College Admissions Scandal: Palo Alto Parents Move To Dismiss Indictment

In the first defense mounted by any of the dozens of defendants ensnared in the college admissions scandal, two Bay Area parents Monday asked a judge to dismiss the indictment against them, claiming there was no conspiracy among the mothers and fathers accused of bribing coaches and test-takers.

Gregory and Amy Colburn, of Palo Alto, are among 19 parents from across the country indicted on conspiracy to commit mail and wire fraud and honest services fraud, along with conspiracy to commit money laundering. Their attorneys Monday filed a motion to dismiss their charges arguing that even if it were true that they paid $25,000 for a test proctor to correct their son’s SAT scores, as the government alleged, they acted separately from the other parents.

“While the Government’s strategy of lumping together all of the parents into a single conspiracy has had the intended effect of creating widespread public outrage against all of the parents regardless of their actual conduct, there is no legal basis for including the Colburns in this single conspiracy under the allegations in the indictment,” attorney David Schumacher wrote.

The motion coincided with a flurry of not-guilty pleadings, including from Hollywood actress Lori Loughlin. The Colburns, who had previously indicated they would plead not guilty, entered a defense for the first time.

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The ringleader of the alleged scam, William “Rick” Singer, already pleaded guilty, along with other participants, including a Stanford sailing coach. Other parents have indicated they will plead guilty for their roles as part of plea deals.

Prosecutors allege Singer operated a company that took money from wealthy parents, funneled it through a bogus charity and dished out bribes to coaches and test-takers to ace college entrance exams so students could get into elite universities.

The Colburns’ son allegedly used his fraudulent SAT score to apply to Texas Christian University, Indiana University, the University of Oregon and the University of Arizona.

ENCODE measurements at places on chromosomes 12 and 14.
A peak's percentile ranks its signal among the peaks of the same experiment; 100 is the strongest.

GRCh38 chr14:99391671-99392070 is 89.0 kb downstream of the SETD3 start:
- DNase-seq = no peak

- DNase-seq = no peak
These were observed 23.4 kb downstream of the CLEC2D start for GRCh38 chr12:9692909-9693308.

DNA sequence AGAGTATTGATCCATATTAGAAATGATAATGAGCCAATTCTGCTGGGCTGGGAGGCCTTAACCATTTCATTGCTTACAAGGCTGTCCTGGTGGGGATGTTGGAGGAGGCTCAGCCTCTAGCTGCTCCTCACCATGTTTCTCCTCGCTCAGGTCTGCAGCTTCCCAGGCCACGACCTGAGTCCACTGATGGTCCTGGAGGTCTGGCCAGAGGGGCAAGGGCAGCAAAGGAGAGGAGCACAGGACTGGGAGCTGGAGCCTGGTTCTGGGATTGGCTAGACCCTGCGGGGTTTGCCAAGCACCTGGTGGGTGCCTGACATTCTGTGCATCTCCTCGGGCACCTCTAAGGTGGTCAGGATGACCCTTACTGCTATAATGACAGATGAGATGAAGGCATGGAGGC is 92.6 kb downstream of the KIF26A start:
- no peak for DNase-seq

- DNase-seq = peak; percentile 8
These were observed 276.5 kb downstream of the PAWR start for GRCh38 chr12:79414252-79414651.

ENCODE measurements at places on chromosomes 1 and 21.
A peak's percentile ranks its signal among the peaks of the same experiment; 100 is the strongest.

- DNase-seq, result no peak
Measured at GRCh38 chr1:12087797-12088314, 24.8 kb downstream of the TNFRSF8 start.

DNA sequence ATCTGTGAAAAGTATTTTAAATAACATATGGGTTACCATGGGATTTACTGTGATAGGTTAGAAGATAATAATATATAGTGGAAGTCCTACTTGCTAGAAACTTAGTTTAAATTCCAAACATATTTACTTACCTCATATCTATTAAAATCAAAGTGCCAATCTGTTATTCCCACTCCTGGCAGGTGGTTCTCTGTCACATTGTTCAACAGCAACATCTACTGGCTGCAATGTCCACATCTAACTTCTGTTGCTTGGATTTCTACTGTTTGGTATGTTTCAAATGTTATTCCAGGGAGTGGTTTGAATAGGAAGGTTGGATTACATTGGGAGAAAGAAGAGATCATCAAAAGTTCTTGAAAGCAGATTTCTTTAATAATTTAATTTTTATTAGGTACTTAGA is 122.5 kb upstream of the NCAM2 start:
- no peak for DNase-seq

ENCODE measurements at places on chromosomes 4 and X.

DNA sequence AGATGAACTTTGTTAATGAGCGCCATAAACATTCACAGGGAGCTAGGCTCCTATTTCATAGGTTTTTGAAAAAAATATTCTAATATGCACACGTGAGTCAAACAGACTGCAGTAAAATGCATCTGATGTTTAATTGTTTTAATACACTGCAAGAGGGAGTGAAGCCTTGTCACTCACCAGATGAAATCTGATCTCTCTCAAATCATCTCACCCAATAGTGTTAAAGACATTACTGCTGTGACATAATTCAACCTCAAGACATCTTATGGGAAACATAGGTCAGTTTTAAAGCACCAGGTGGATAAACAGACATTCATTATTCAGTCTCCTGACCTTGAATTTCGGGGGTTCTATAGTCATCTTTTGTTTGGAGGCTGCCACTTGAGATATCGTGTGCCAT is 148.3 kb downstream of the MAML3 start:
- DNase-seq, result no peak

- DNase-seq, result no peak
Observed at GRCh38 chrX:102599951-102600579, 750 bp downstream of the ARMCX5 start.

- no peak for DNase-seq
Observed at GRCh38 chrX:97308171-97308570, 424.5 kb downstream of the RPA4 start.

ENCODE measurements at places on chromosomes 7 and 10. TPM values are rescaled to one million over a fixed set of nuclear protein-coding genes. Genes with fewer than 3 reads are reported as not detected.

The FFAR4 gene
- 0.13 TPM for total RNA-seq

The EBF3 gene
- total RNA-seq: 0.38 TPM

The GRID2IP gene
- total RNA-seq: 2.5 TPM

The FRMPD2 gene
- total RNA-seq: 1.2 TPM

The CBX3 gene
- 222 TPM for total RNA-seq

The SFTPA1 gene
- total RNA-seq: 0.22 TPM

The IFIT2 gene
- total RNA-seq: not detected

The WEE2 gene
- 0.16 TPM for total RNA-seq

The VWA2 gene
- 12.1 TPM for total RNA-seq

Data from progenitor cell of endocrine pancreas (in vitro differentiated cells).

The Colburns’ attorney argued that Singer was the hub of a bicycle wheel and the parents were the spokes. However, Schumacher said the wheel had no rim, meaning the parents had no conspiracy to cheat the college entrance system.

“The methods of the alleged scheme varied widely — from having a proctor secretly change answers on an exam to bribing a college coach to falsely designate a student as an athlete,” Schumacher argued. “There is simply no reasonable basis for a jury to conclude that the Colburns had any interest in whether other people’s kids got into college.”

East Bay defense attorney Dan Horowitz, who reviewed the motion to dismiss, said it’s a sound argument, but likely would lose because the burden is low for the government at this point. And, if the judge did dismiss the charges, he said, prosecutors could refile the case with slightly different charges that cure the conspiracy issues.

“If the crooks at the schools are the same in each conspiracy, their statements may be admissible under hearsay exceptions even if the statements were made in a separate ‘spoke,’” Horowitz said, referring to the Colburns’ wheel defense. “They may be right on this one but it can be refiled as a more simple conspiracy.”

The Colburns also argued that by lumping the parents together they could be prejudiced, seeing as they only are alleged to have paid $25,000 for a fake SAT, while other families paid up to $1.7 million for their children.

Finally, the Colburns argued that there were no “honest services fraud” because the prosecutors do not allege a “deprivation of any money or tangible property resulting from the alleged cheating scheme.”

And if there is no conspiracy to bribe among the parents, Shumacher argued, then the conspiracy to launder money also must fall.

Earlier this month, the Colburns’ attorneys denied the charges entirely.

“The Colburns’ son took his SAT test with no assistance, and the Colburns were unaware that his test was altered in any way,” attorneys Schumacher and Patric Hooper said in a joint statement then. “The Colburns’ lives have been turned upside down by these false accusations.”

Gregory Colburn, a radiation oncologist, has taken a leave of absence to devote his time to defending himself and his wife.

Matthias Gafni is a San Francisco Chronicle staff writer. Email: [email protected] Twitter: @mgafni

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